Coal mining

coal mining pit

The earliest historic record of coal mining in Scotland was in the 13th century near Blairadam, which became a renowned mining area.

Commonly people preferred wood and peat to heat their homes. Coal was not popular because of its disagreeable black smoke and lack of availability. The smoke was so disagreeable that in London during the 14th century, the burning of coal was a capital offence and at least one man was executed as punishment for this crime.

Industrialisation

In the 18th century, however, the invention of the steam engine and the move towards industrialisation saw a rise in the use of coal as a cheap fuel source. Opened in 1779, Wilsontown Ironworks was one of the first Scottish blast furnaces to use coal.

The coal industry grew rapidly and spread across Scotland’s central belt over the 19th century. In the parish of Slamannan, for example, many mines opened, including Balquhatson and Limerigg Collieries.

In the search for coal, mines became deeper and spread further underground. Safety was a low consideration and the industry was infamous for poor and dangerous working conditions.

Post World War 2

After World War 2, the government decided to nationalise all large mines to control production better as well as improve working conditions. The first major mine sunk by the newly formed National Coal Board (NCB) was near Carluke, called Kingshill No.3, in 1951.

In the 1960s, however, the industry went into fast decline as competition grew from other fuel sources such as petroleum, natural gas, nuclear power and hydro-electric. At the same time, the government’s Clean Air legislation dramatically reduced the use of coal.

In 2002, the last deep mine in Scotland, Longannet in Fife, was closed.

Working conditions in the mines

Until the late eighteenth century, working conditions for coal miners in Scotland were notoriously poor, and some people, including criminals, were forced into working in the mines.

"...many colliers [miners], coal bearers and salters in Scotland are in a state of slavery, bound to the collieries and salt-works, where they work for life, and are sold with the mines..." D. Bremner (1869) in The Industries of Scotland: Their Rise, Progress and Present Condition.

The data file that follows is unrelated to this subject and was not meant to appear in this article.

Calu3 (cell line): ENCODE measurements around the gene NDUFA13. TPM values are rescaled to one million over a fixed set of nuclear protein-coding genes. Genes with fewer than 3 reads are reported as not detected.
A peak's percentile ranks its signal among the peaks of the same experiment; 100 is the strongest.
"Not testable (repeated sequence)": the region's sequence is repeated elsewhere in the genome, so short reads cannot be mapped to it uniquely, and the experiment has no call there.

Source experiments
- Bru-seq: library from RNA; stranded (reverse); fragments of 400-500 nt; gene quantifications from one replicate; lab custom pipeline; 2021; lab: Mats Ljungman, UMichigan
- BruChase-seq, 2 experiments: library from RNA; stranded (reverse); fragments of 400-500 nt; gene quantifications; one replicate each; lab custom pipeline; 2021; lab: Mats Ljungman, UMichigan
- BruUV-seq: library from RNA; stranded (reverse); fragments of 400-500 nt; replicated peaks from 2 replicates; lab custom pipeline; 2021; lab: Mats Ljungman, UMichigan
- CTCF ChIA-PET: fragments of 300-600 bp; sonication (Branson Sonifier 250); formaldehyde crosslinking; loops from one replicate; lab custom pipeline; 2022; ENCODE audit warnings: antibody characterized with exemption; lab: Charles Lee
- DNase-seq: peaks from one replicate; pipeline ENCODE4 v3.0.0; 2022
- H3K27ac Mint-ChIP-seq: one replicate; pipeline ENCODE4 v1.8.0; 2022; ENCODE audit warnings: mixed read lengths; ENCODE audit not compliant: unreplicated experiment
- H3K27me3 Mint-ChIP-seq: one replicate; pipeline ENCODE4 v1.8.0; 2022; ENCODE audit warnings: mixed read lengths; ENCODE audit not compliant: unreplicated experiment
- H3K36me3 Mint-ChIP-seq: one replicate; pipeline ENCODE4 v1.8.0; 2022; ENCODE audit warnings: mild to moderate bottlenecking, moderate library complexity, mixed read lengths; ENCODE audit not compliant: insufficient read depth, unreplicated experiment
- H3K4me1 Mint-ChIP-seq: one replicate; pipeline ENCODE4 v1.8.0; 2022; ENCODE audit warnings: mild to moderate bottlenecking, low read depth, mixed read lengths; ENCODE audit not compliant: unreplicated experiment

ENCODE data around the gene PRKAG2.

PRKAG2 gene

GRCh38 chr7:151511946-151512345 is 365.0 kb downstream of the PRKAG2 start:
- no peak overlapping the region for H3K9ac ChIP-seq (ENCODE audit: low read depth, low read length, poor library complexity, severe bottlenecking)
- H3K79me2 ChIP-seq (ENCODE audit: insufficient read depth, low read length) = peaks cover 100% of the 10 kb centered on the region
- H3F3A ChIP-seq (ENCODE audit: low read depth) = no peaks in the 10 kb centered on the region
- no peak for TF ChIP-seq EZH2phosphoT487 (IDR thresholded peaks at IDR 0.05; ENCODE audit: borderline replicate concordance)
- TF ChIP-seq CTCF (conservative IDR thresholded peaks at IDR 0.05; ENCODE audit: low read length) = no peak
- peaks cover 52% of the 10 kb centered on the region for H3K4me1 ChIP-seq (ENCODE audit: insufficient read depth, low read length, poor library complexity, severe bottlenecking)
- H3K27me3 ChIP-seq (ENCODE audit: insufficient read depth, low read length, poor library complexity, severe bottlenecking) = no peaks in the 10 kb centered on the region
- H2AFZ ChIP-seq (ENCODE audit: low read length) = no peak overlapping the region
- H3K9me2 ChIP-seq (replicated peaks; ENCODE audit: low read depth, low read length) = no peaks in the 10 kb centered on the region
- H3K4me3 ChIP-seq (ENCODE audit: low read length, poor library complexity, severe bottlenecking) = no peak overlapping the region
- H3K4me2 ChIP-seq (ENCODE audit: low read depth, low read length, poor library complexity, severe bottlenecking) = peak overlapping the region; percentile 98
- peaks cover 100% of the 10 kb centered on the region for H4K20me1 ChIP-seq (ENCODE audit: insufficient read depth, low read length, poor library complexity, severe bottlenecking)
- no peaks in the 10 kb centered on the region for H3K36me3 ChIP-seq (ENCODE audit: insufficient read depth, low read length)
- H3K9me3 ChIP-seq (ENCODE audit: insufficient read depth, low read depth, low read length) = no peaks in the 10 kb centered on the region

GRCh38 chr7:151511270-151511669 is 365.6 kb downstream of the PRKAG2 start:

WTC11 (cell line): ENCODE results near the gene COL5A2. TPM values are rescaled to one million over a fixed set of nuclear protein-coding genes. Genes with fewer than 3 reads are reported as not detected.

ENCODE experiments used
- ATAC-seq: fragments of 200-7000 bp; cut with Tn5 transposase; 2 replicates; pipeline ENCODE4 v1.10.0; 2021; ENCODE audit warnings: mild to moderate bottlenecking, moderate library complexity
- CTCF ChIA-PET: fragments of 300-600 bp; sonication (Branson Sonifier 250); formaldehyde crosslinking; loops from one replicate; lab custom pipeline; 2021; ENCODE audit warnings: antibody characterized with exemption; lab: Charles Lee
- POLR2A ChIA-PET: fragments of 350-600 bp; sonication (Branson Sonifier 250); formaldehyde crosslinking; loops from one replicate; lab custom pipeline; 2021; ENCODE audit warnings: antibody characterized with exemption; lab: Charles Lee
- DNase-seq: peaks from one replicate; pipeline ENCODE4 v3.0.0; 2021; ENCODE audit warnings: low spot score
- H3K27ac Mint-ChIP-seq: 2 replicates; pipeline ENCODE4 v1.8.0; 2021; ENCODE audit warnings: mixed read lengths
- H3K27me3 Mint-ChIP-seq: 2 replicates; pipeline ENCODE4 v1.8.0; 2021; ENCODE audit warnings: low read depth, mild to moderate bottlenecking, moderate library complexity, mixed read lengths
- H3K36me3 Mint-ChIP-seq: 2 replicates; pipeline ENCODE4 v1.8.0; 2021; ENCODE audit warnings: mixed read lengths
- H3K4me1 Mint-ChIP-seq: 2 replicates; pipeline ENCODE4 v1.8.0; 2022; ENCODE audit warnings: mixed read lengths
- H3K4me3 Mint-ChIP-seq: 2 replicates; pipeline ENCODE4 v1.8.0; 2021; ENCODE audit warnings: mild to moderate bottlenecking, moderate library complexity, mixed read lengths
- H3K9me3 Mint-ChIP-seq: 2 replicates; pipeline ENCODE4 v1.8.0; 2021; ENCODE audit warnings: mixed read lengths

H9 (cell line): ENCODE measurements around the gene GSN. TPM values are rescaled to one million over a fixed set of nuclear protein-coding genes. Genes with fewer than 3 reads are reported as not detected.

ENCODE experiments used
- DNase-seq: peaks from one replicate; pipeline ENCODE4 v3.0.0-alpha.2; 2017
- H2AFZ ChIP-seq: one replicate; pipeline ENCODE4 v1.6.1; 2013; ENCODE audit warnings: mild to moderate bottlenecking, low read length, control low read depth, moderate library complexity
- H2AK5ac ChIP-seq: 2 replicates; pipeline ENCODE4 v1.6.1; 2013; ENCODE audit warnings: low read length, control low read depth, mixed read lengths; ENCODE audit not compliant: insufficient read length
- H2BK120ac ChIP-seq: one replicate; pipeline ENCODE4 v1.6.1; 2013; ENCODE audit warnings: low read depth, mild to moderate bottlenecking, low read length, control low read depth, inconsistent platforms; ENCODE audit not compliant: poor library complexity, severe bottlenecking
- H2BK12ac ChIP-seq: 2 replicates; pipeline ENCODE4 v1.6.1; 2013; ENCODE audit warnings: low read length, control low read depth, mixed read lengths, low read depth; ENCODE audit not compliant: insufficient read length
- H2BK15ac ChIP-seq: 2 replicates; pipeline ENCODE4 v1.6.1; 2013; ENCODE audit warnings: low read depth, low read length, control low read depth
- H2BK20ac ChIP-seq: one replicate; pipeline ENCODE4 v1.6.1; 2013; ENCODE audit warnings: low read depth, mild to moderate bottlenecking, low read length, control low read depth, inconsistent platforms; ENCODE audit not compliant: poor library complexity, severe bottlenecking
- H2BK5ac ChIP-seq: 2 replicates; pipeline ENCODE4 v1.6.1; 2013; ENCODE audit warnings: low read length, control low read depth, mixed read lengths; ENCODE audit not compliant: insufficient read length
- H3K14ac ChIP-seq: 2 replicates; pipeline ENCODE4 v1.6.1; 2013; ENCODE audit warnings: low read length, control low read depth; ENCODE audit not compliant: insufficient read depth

Colliers and Salters (Scotland) Act 1775

Attempts were made to improve the situation and in 1775 the government passed an Act improving working conditions, though the industry still had a long way to go.

Mines will always be dangerous places to work, but the 19th century rush to meet the demand for coal meant that safety was often overlooked; there were no health and safety regulations like we have today.

Child miners  

Accidents were a regular occurrence, including mines collapsing, flooding, and gas explosions due to poor ventilation. In 1840, the government led an investigation into the employment of children. They discovered young children working long hours in the coal mines, under difficult conditions.

"I get up at 3am in the morning and gang to work at 4, return at 4 and 5 at night. The ladder pit in which I work is gai drippie and the air is kind of bad as lamps do not burn so bright as in guid air. Accidents frequently happen from the tugs breaking and loads falling on those behind." Testimony of Jane Kerr aged 12 in 1840 recorded by G. Hutton (2001) in Scotland’s Black Diamonds: Coal Mining in Scotland.

Mines Act (1842)

The resulting Mines Act in 1842 prevented young children and women from working in the mines. In 1850, the government appointed a Coal Mine Inspector, who kept an eye on the industry and improved working conditions.

After World War 2, one of the aims of nationalising the coal industry was to improve the working conditions of the miners.